image of mars as it might have looked when it had liquid water

back and forth

How did Mars lose its water? It may be multiple choice

A new study suggests Mars didn't lose its water in one go. Perseverance could help build the case.


Before it became a dry, desert landscape, Mars was once a wet, likely habitable, environment with rivers and lakes.

The history of Mars’ water has perplexed scientists for years, and many hypotheses have come along in that time to explain how it happened. But maybe all the solutions are a little right — but just not all at the same time.

A team of researchers from France is suggesting a new scenario for how Mars lost its water. Instead of drying up in one go, the team hypothesizes in a new study that Mars fluctuated between dry and wet periods before finally losing its water for good around 3 billion years ago.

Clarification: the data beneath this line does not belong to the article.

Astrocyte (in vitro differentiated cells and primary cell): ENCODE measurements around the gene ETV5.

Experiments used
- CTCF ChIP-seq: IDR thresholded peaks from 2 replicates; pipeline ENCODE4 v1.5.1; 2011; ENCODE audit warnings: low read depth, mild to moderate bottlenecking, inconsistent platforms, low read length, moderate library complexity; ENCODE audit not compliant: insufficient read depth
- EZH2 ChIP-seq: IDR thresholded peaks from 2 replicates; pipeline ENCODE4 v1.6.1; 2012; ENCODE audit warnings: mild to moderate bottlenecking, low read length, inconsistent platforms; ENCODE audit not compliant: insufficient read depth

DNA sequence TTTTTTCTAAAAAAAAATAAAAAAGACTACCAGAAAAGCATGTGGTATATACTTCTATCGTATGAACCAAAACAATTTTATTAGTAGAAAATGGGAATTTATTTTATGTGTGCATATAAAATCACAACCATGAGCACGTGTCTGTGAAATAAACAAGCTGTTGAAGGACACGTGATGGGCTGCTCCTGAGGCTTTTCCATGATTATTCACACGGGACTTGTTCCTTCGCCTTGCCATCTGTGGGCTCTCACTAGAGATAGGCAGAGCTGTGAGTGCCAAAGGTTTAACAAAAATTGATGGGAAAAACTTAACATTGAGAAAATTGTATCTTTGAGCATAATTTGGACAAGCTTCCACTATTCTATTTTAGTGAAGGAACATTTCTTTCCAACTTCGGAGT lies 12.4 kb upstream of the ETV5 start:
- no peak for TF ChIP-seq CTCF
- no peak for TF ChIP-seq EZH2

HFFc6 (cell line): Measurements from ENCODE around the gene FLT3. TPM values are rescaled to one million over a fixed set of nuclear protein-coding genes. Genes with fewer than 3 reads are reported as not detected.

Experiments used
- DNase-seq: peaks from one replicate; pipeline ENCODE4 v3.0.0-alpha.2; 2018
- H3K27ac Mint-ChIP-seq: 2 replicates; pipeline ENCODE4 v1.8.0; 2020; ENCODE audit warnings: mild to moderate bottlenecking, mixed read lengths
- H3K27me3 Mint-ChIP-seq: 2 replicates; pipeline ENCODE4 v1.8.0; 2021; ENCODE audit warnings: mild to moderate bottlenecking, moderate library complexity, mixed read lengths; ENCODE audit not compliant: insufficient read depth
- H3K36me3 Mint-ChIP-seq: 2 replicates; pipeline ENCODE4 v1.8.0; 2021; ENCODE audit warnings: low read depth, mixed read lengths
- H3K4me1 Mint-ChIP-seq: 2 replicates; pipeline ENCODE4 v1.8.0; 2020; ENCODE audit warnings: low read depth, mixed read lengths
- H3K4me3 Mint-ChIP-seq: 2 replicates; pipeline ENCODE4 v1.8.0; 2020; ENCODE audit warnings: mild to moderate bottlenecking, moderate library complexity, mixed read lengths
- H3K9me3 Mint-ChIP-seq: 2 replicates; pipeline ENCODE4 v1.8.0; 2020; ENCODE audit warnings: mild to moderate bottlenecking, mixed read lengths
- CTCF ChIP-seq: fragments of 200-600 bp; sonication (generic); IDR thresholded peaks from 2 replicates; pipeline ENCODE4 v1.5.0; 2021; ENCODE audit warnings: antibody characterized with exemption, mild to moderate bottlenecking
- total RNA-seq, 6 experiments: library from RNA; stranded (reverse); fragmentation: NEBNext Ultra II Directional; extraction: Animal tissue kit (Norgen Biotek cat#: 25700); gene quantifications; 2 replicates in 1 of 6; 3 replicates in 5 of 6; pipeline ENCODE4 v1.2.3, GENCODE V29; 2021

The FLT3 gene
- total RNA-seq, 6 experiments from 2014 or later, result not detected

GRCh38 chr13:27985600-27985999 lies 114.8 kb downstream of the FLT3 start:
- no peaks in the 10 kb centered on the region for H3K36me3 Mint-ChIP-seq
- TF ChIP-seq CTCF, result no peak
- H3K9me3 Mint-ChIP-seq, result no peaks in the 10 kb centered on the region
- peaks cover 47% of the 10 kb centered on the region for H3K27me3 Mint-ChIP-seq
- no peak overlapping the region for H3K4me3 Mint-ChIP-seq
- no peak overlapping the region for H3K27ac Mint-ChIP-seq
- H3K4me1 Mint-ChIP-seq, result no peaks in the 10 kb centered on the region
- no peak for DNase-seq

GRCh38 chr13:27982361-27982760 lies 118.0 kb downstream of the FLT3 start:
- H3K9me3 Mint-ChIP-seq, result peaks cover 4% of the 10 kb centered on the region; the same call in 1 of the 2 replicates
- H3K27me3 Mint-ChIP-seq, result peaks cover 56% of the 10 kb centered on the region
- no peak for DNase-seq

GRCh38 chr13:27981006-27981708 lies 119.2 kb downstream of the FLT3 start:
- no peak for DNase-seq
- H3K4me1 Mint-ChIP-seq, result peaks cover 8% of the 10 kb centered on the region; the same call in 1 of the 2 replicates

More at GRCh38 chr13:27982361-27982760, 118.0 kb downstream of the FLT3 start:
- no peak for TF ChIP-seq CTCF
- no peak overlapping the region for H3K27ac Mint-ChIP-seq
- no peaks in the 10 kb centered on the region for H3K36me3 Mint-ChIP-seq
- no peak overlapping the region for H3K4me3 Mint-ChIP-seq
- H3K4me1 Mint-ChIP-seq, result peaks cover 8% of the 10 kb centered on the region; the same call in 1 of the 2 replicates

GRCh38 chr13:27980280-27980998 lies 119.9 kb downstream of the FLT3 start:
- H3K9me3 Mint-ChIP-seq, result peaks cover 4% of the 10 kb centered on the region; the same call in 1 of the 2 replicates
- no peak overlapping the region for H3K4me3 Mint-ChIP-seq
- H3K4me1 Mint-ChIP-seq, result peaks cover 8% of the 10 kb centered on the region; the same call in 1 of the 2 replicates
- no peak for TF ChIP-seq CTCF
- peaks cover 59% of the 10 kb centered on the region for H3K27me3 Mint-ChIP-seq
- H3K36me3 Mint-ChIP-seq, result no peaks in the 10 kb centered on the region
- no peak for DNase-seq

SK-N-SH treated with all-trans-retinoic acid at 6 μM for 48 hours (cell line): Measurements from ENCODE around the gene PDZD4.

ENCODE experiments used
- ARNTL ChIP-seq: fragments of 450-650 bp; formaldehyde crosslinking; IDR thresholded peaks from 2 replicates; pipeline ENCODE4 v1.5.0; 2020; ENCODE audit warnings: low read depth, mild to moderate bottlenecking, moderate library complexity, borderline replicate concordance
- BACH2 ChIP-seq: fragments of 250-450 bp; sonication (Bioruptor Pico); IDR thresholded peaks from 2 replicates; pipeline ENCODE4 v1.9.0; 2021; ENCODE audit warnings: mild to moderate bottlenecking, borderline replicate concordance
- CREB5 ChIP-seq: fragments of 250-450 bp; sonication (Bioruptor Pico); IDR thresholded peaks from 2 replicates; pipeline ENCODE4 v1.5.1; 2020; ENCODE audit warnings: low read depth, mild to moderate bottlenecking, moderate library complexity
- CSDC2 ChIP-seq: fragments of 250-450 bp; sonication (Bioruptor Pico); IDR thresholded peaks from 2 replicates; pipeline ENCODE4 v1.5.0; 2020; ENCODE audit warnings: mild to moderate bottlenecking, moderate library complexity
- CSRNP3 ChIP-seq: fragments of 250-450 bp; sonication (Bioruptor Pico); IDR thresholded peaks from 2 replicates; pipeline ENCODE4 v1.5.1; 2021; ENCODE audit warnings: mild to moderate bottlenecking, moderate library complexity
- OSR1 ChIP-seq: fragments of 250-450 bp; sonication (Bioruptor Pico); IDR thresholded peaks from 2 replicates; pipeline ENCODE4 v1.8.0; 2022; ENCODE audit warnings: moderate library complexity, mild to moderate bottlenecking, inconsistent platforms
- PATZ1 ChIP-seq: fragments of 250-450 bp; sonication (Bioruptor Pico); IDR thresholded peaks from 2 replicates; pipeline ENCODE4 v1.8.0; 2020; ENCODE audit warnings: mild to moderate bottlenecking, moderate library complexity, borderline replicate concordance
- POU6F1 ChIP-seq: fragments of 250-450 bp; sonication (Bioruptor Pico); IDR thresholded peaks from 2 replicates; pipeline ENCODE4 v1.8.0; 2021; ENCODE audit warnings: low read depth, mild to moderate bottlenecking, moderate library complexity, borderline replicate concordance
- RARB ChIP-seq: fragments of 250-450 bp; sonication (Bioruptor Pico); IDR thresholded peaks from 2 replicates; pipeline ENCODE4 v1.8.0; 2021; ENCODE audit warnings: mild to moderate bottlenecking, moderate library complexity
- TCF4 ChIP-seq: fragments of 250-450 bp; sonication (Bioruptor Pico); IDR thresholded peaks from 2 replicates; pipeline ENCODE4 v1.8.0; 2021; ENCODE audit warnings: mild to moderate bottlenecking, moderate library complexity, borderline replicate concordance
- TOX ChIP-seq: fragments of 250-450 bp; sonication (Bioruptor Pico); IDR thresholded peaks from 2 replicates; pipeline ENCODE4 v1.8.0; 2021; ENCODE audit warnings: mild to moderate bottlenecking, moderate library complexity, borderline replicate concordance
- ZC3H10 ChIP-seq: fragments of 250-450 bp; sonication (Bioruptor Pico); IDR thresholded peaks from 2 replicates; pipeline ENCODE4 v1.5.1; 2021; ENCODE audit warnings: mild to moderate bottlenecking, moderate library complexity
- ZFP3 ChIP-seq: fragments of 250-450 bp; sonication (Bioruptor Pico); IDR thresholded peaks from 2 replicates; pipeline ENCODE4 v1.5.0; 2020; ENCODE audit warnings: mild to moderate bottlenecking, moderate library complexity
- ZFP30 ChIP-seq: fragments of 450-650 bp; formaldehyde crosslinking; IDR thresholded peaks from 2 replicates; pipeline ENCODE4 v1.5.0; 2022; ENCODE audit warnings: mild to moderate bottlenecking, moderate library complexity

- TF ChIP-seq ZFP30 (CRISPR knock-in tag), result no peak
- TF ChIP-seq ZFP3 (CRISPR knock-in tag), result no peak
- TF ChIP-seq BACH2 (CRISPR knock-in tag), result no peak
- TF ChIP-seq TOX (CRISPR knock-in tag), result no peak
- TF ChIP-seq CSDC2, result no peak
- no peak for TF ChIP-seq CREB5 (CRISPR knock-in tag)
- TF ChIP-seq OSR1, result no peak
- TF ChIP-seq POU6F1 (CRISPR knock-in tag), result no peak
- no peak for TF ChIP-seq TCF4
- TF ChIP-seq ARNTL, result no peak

And interestingly, the idea doesn’t refute certain causes. Instead, it challenges the kind of time scale it happened across. The study was published Thursday in the journal Geology, and can help us understand the early history of our own planet Earth.

Why did Mars lose its water?

Here’s the background — Mounting evidence suggests Mars was once a wet, warm, and possibly habitable planet.

Over time, the planet lost its water and became the desolate world it is today. Scientists aren’t quite sure how Mars’ water dried up, but there have been a few theories.

1. Atmospheric escape

The most popular theory suggests that Mars’ water escaped to outer space through atmospheric escape, when a planet loses the gases of its atmosphere, which get sucked away into space.